Residential Segregation in New York City and Washington, DC .pdf
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IN NEW YORK CITY
AND WASHINGTON, DC
Introduction to Politics, POSC1100
This paper examines segregation and its causes. In previous research, it was found that
causes of segregation include income level, land zoning regimes, and immigration. It was
hypothesized that a city with higher incidences of income inequality, land zoning regimes, and
immigration would have a higher likeliness of segregation. Washington, DC and New York City
were chosen as cases due to their vast differences, yet similar outcomes. It also makes research
easier because they are divided into smaller sections—council wards and boroughs, respectively.
The racial makeup and income level of each ward and borough were found, along with laws that
allow segregation in each city’s zoning regulations, and the percentage of the foreign-born
population in the cities as well. Both cities were found to have vague land zoning laws, and lacked
legislation that explicitly outlawed segregation. DC’s income inequality was much higher than that
of NYC, but NYC’s incidence immigration was double that of DC. Through analyzing the
dissimilarity indices of each city, it was found that NYC had a much higher incidence of
segregation. The hypotheses were proven correct, with the nuance that immigration has a higher
effect on the likeliness of segregation in a city.
Segregation is the separation of people of different races in areas of cities or towns.
Segregation is alive in modern times, but this newer form is different from how it is traditionally
thought of. It is no longer “No Blacks Allowed” signs of post-slavery United States, or whites
having priority to seats on the front of the bus. Such racist views cannot be exhibited so explicitly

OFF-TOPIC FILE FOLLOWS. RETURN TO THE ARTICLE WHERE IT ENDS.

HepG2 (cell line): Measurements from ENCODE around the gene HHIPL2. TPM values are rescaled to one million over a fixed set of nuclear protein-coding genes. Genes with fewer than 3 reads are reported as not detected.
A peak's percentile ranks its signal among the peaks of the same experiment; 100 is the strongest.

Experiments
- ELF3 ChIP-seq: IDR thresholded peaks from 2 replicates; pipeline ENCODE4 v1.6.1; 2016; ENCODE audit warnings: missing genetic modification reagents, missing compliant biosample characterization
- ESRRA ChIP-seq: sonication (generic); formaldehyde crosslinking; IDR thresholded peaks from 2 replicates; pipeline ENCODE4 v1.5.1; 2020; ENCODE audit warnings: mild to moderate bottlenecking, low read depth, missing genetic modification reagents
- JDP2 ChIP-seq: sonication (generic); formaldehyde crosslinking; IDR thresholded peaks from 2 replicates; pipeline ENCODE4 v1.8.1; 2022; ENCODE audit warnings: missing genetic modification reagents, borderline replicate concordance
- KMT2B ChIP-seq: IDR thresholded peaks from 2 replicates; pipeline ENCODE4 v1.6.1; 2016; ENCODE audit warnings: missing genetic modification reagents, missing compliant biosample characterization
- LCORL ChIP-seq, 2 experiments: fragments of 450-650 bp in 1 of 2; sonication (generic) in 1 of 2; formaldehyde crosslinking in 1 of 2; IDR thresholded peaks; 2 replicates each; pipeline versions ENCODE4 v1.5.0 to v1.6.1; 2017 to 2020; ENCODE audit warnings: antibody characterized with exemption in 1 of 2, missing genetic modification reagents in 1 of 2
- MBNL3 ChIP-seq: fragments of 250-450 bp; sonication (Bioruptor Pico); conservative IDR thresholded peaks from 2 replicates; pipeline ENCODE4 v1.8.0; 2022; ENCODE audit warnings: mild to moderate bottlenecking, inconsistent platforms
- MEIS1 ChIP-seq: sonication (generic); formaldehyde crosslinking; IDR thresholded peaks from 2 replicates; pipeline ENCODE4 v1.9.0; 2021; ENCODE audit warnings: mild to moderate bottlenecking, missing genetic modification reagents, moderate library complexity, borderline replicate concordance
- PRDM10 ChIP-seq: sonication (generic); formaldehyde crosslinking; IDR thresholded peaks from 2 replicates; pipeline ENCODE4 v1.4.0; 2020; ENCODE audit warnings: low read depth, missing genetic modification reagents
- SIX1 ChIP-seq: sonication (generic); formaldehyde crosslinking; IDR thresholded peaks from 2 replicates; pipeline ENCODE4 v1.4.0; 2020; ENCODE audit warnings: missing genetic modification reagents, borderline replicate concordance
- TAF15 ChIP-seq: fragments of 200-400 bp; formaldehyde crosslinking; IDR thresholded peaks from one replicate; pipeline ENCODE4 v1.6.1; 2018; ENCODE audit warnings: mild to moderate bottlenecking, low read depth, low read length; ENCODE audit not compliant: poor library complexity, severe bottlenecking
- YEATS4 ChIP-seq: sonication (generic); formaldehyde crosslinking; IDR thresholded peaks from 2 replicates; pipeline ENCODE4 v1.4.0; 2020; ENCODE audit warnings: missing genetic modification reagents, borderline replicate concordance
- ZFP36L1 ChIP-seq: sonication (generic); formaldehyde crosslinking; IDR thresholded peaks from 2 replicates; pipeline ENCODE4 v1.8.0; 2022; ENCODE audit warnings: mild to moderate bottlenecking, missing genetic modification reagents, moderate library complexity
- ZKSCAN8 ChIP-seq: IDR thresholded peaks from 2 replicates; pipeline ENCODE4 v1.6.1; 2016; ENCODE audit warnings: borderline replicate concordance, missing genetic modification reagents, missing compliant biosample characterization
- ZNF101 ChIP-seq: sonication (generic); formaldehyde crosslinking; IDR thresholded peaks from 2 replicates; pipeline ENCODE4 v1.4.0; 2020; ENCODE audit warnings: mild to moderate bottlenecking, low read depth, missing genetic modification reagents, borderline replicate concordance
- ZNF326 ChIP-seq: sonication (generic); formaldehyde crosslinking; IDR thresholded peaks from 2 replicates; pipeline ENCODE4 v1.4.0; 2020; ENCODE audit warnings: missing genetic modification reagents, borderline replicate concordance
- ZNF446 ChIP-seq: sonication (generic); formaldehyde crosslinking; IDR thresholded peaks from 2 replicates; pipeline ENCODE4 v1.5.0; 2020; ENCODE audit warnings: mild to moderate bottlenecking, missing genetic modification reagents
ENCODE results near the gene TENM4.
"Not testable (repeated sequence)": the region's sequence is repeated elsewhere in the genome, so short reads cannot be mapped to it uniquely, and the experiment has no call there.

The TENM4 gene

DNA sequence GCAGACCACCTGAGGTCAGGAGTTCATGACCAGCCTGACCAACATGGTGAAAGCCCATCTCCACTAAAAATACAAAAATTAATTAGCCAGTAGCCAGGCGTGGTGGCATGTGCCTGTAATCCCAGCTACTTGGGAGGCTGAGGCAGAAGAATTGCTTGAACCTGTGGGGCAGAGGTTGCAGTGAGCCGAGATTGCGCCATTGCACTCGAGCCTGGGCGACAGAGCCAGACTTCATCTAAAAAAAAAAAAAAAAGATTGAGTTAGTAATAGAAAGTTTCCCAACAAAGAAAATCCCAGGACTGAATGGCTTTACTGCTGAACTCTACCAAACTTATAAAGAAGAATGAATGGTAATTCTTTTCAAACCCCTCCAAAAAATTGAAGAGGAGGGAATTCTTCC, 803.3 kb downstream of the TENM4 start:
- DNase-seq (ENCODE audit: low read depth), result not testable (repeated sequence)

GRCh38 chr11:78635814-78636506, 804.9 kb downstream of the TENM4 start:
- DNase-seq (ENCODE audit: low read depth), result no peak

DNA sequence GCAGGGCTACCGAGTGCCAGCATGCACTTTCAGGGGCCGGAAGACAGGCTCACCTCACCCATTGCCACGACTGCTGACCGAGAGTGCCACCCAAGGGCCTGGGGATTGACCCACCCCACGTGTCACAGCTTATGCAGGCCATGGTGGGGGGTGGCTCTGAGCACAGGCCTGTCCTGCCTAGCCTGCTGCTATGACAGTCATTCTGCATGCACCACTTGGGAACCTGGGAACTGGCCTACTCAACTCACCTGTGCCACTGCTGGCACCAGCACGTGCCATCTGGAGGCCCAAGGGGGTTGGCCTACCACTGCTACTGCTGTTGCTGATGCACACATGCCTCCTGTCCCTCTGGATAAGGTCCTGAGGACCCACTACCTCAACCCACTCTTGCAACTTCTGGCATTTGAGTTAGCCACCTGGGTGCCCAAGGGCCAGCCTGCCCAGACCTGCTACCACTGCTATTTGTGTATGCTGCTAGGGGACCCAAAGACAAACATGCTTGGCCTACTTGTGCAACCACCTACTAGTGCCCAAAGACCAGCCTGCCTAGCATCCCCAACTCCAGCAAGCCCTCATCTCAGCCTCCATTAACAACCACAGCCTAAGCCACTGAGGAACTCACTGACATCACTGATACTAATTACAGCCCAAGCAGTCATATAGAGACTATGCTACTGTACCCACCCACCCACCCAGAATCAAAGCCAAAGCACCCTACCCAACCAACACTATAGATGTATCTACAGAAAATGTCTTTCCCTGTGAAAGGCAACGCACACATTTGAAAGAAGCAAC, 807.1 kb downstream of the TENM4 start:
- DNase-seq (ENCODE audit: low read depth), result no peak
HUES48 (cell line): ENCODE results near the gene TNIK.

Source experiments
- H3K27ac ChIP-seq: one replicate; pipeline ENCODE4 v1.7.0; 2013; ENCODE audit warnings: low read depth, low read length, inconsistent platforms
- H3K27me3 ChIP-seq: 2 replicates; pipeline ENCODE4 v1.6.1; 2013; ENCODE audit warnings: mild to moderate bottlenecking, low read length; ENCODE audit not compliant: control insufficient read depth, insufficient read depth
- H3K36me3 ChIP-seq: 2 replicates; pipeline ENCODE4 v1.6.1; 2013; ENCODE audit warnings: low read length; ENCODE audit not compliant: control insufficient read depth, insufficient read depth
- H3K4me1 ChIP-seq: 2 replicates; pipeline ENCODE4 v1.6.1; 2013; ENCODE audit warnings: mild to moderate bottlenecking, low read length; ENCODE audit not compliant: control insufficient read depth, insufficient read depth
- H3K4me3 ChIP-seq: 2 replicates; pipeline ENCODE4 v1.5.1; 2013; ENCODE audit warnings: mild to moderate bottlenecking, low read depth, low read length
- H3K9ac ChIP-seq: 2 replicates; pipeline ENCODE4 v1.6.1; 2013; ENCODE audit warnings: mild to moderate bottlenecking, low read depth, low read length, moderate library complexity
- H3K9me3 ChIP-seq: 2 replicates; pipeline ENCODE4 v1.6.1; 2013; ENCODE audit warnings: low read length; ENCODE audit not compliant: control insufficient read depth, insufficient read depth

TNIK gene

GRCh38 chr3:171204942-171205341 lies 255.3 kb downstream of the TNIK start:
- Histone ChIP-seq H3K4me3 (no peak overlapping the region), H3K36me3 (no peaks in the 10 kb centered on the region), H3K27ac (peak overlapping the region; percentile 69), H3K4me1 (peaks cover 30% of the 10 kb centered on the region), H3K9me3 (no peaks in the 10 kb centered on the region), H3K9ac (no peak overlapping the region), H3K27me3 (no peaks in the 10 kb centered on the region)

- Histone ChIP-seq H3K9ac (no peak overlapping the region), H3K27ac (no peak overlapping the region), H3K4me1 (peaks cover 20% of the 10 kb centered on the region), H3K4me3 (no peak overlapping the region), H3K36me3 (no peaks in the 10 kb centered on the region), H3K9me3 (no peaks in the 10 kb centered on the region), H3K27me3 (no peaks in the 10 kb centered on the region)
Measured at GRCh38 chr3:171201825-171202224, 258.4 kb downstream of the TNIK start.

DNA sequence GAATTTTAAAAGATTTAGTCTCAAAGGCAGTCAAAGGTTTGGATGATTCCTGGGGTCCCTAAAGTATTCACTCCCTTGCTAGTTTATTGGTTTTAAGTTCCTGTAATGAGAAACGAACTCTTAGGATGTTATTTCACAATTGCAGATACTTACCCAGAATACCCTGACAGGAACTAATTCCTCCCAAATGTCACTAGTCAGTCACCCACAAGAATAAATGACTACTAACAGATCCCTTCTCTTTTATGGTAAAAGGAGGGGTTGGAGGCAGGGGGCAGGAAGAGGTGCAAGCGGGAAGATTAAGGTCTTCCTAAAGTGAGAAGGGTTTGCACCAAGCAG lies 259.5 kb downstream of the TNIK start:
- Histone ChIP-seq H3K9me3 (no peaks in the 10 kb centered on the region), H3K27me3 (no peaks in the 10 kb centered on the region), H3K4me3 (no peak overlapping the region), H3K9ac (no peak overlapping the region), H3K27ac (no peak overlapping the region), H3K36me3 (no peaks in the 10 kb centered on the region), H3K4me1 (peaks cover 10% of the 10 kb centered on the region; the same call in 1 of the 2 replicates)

by the population, so segregation is perpetuated in subtler ways. I was motivated to research this
topic to find out how segregation continues to happen in a post-slavery, post-segregation society
even though legislation has been passed to combat it. Researching the causes of the phenomena
makes it more feasible to find ways of fixing the problem more directly, unlike the faulty
legislation that allowed it to keep happening in the first place.
The research focuses on three main causes of segregation that were found in the literature—
income inequality, land zoning regimes, and immigration. One hypothesis is that the incidence of
segregation is more likely in a city with higher income inequality. Another is that the incidence of
segregation is more likely in a city that has land zoning laws that allow for it, also known as land
zoning regimes. It is also hypothesized that the incidence of segregation is more likely in a city
with a higher immigrant population.
The rest of this paper will be organized as follows: the next section will discuss the
extensive literature on segregation in cities and will identify three causes of it. The section after
that will discuss the manner in which empirical data concerning the factors of segregation are
collected, and will detail the reasons for choosing the cases of New York City and Washington,
DC. The section after that will discuss the findings of the data. The paper will then conclude by
outlining the effects each factor had on the amount of segregation in each city, and will also impart
other areas in need of further research.
The literature provided three main reasons for urban segregation: firstly, income
level, secondly, political decisions that control the housing market, and lastly, immigration. Found
throughout these arguments was an overarching theme of discrimination, which is what motivates
these causes of segregation.
The literature demonstrates that income level is a cause of segregation, as the income of a
family dictates what kind of homes they can purchase. Some races are not as able to afford housing